Director Lance Daly’s Black ’47 is a western-tinged revenge tale set amongst the backdrop of the Great Irish Famine (An Gorta Mór). It’s a gritty tale, which uses the darkest point in Irish history as a stepping-off point and Daly manages to create a bleak and atmospheric film which captivates and intrigues. In the last half-century we have have seen the western genre deliver a revisionist take on the Native American people and Black ’47 affords the same to the Irish people through their suffering under British rule. It’s a clever tool for Daly (and fellow writers PJ Dillon, Pierce Ryan and Eugene O’Brien) although those looking for a film which fully details the ravages of the Famine will be slightly disappointed.
James Frecheville plays Feeney, an Irish Ranger for the British Army, who returns home after deserting his post in Afghanistan. He discovers his mother and brother have died and his family home is now being used to shelter pigs. His plans to move to America with his sister-in-law fail after she and her son are evicted from their home: consequently, she dies of starvation and her son is killed at the hands of the army. It’s all too much for Feeney, who snaps and seeks revenge on the local English ruler (Jim Broadbent). Freddie Fox’s posh officer is in hot pursuit aided by Hugo Weaving’s boozy soldier, Barry Keoghan’s young private and Stephen Rea’s translator. Each of these men will discover something new about themselves as they move closer to Feeney’s bloody reckoning.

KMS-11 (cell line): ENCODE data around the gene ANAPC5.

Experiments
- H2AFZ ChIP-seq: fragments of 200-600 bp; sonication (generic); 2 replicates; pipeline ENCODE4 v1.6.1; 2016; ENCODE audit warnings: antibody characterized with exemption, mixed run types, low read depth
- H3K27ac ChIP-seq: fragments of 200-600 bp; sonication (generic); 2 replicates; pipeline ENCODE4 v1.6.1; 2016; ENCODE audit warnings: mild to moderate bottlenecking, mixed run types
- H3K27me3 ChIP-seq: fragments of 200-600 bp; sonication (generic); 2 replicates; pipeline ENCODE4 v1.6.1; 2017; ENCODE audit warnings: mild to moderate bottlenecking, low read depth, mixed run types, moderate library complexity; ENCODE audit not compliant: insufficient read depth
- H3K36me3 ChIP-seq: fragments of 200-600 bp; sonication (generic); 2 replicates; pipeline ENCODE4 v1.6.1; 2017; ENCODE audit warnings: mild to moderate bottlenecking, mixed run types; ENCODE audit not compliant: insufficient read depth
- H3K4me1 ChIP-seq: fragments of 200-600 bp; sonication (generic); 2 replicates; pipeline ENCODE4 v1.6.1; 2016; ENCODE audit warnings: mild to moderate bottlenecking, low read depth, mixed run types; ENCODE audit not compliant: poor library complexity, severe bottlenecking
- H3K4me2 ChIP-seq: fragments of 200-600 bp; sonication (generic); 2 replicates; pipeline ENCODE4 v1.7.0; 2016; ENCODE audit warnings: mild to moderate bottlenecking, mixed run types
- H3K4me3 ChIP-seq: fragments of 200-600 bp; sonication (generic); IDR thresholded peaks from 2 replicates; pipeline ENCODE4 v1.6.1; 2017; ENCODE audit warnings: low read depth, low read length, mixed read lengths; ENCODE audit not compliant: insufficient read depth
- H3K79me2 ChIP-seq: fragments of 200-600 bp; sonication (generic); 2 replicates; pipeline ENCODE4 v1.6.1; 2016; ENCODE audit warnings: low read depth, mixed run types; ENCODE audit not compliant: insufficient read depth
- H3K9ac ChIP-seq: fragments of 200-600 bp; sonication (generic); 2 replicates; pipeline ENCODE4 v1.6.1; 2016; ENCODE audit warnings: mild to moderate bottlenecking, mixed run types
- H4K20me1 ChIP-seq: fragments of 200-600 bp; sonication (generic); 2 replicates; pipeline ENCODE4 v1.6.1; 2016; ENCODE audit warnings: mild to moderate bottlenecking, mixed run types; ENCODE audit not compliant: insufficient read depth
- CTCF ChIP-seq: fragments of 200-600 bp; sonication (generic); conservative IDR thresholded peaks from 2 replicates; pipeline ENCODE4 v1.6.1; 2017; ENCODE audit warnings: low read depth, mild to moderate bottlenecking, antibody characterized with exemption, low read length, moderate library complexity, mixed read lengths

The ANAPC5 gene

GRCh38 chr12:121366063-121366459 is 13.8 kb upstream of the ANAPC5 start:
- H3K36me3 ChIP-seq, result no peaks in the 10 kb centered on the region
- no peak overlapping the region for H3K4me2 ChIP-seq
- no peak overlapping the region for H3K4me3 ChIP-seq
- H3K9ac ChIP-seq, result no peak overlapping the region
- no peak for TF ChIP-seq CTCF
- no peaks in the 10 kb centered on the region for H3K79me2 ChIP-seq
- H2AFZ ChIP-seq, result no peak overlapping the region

With dialogue and a narrative as sparse as the landscape that it inhabits, Black ’47 is a film with a very direct through point. Daly doesn’t worry about anything superfluous; he sets up the drama from the opening, throwing us into the midst of the famine (and subtitled Irish language scenes), while setting-up Frecheville’s Feeney as a man of few words and very many actions. It’s a powerful performance, in a film filled with many solid performances and while the actors might not have much to say, they manage to convey a lot with very little.
Daly’s film relies heavily on the western and he’s borrowed liberally from the genre’s best. Feeney isn’t too far removed from John Wayne’s Ethan Edwards in John Ford’s The Searchers – both are deserters and appear also to have have unsaid feelings for their brother’s wives (and their death sets them off on their own person warpath). Feeney also appears to be a distant cousin of The Last Of The Mohicans’ Hawkeye – Hawkeye is a white man who grew up with Native Americans, while Feeney is Irish but he chose to fight for the British. This means both are often seen with suspicion by each side. Brian Byrne’s score is also heavily influenced by the genre’s melodic stirrings. This transposing of the western tropes into a film set in Ireland is a clever move and Daly and company pull it off with aplomb.
A powerful revenge tale, Black ’47 is a well constructed ‘Irish Western’ which manages to touch on a time in Irish history which has often been forgotten by filmmakers. Lance Daly shows a controlled style as director and he manages to take a bleak time in history and make a narrative out of it in a way that never feels exploitative. There’s a lot to recommend in Black ’47 and this rather modest Irish film deserves to seen by a rather wide audience.